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From Diapers to Donors: Cultivating America’s Next Generation of Donors

Among "ooohs" and "aaahs," a batch of tiny, red Play-Doh “dots” is passed around to elementary school students. These learning aids give young donors a sense of what a blood cell is. It’s the “touch and feel” part of the “Be a Hero” program led by United Blood Services of Louisiana in collaboration with the state’s school system.

The program has been around for at least a decade and teaches students the basics of blood donation, while at the same time cultivating future donors. It is held in elementary and middle schools as well as with Girl Scout and Boy Scout troops and youth groups.

The educational materials, developed by the Blood Systems Foundation and the Alberta B. Farrington Foundation, introduce students to cool blood drop “Ubie” through classroom materials. Ubie, who sometimes shows up in person during presentations as a mascot, guides students through the basics of blood.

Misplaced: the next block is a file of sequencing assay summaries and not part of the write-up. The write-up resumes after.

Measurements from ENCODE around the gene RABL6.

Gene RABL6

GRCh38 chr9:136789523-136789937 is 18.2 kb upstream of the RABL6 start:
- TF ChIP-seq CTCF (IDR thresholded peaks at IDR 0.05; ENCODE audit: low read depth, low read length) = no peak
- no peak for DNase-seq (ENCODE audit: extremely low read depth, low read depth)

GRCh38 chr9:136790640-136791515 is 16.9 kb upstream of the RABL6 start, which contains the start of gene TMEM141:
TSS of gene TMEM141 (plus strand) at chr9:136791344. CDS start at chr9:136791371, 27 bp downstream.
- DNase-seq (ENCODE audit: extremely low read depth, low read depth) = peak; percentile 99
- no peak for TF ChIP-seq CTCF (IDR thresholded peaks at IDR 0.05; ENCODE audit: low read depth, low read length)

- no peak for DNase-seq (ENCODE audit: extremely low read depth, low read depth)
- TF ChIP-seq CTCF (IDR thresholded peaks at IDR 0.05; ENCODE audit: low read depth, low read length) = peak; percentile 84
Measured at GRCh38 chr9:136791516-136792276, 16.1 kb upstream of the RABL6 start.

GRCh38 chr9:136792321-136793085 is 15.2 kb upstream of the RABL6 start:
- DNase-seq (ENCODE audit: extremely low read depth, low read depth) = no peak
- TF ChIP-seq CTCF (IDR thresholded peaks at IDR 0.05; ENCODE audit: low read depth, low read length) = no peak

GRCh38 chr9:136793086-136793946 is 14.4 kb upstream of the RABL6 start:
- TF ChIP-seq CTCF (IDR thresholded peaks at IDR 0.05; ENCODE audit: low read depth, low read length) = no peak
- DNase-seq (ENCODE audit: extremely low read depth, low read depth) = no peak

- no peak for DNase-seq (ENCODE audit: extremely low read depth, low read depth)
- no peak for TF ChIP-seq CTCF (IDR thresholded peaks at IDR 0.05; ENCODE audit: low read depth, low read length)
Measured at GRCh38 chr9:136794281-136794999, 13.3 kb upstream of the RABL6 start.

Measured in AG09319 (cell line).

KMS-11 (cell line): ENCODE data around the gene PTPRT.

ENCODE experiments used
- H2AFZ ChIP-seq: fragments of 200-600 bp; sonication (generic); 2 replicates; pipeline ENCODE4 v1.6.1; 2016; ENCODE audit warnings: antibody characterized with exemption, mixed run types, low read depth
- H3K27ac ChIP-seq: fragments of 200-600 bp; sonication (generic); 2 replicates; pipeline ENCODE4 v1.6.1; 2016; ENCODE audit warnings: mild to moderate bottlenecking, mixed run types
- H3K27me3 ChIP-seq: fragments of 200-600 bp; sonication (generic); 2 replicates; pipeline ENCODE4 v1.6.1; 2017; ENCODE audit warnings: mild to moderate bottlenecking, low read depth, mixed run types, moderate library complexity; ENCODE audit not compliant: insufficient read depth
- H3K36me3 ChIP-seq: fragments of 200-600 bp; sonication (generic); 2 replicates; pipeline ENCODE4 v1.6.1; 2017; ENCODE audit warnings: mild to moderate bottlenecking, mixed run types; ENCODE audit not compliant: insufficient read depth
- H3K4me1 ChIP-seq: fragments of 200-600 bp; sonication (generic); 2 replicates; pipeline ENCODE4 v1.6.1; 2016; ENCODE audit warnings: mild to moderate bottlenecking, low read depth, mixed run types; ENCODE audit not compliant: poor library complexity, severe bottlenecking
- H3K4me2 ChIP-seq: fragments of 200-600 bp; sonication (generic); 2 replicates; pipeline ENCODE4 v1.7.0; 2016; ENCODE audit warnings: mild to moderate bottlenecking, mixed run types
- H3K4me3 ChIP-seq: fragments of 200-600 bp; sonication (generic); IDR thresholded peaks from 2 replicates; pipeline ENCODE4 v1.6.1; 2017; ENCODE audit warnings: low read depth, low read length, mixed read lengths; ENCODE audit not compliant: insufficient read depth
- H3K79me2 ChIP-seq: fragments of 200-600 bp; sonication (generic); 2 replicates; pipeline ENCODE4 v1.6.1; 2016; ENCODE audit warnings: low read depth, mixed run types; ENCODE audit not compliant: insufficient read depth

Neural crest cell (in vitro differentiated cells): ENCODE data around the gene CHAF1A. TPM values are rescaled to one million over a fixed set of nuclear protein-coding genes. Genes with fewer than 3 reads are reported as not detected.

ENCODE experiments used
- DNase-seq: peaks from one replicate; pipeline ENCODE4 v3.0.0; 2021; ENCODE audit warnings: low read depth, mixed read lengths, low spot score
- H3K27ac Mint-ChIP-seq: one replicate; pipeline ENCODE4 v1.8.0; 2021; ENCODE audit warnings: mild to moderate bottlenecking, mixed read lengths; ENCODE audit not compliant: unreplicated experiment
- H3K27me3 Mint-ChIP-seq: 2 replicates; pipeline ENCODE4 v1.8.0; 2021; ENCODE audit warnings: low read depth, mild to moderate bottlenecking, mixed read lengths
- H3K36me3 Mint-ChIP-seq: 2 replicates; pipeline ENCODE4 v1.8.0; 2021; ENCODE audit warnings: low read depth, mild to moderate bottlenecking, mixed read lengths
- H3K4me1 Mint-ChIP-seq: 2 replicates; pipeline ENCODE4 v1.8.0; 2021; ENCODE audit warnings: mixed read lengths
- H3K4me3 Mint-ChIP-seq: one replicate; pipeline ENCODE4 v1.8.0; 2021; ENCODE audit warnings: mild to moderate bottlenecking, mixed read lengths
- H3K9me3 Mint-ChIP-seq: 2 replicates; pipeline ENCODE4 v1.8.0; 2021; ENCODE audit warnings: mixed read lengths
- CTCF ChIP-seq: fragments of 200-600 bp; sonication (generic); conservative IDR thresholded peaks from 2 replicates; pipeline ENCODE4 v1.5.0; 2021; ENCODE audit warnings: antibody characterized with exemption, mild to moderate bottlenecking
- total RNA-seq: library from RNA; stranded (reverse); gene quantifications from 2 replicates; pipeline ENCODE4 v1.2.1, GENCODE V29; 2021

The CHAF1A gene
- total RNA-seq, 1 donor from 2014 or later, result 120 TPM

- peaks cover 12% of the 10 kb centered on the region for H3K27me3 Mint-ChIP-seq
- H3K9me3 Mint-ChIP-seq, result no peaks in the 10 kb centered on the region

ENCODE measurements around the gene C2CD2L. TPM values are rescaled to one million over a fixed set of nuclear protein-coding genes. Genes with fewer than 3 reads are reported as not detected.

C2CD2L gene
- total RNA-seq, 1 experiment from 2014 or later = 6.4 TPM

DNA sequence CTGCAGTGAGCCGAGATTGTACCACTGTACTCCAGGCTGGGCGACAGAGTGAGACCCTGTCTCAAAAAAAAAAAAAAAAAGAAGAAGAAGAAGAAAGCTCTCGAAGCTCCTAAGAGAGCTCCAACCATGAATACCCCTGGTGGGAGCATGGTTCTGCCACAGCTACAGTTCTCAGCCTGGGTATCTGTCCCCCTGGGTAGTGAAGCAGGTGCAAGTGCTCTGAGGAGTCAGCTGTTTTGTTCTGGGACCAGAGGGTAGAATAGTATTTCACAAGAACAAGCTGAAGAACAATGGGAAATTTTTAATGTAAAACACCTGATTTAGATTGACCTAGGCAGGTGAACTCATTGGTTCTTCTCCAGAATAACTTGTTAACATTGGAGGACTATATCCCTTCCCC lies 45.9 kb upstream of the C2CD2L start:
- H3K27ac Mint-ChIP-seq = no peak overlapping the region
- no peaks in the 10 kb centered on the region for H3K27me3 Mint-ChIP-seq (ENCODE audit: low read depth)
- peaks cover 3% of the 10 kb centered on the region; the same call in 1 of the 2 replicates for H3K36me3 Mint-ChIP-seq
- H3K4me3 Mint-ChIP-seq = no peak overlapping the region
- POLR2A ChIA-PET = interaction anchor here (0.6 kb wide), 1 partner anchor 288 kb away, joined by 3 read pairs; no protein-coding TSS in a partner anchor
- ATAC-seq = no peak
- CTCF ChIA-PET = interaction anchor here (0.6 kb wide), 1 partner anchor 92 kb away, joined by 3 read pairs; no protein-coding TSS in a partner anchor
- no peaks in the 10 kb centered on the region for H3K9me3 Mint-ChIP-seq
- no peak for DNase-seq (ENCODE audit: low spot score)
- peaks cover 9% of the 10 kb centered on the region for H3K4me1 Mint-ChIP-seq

“Be a Hero” breaks things down things to a basic level. Elementary school students are taught the function of red cells and how they are used to save lives, they learn about platelets and plasma, and they are familiarized with the donation process.

They also learn about unconventional heroes. “We ask them to identify the heroes they recognize. The typical names we get are Superman and Batman,” said Landers, director of donor recruitment at United Blood Services of Louisiana. “But then we ask, ‘What if we told you that someone you know could be a hero?’”

Landers introduces the concept that anyone who can save a life can be a hero, including the children’s parents, by making a blood donation to someone in need. “Their part in being a hero is encouraging those in the community to become blood donors,” she said. Although the program primarily targets parents, anyone over age 16 — siblings, aunts, uncles and other family members — can donate as part of this initiative.

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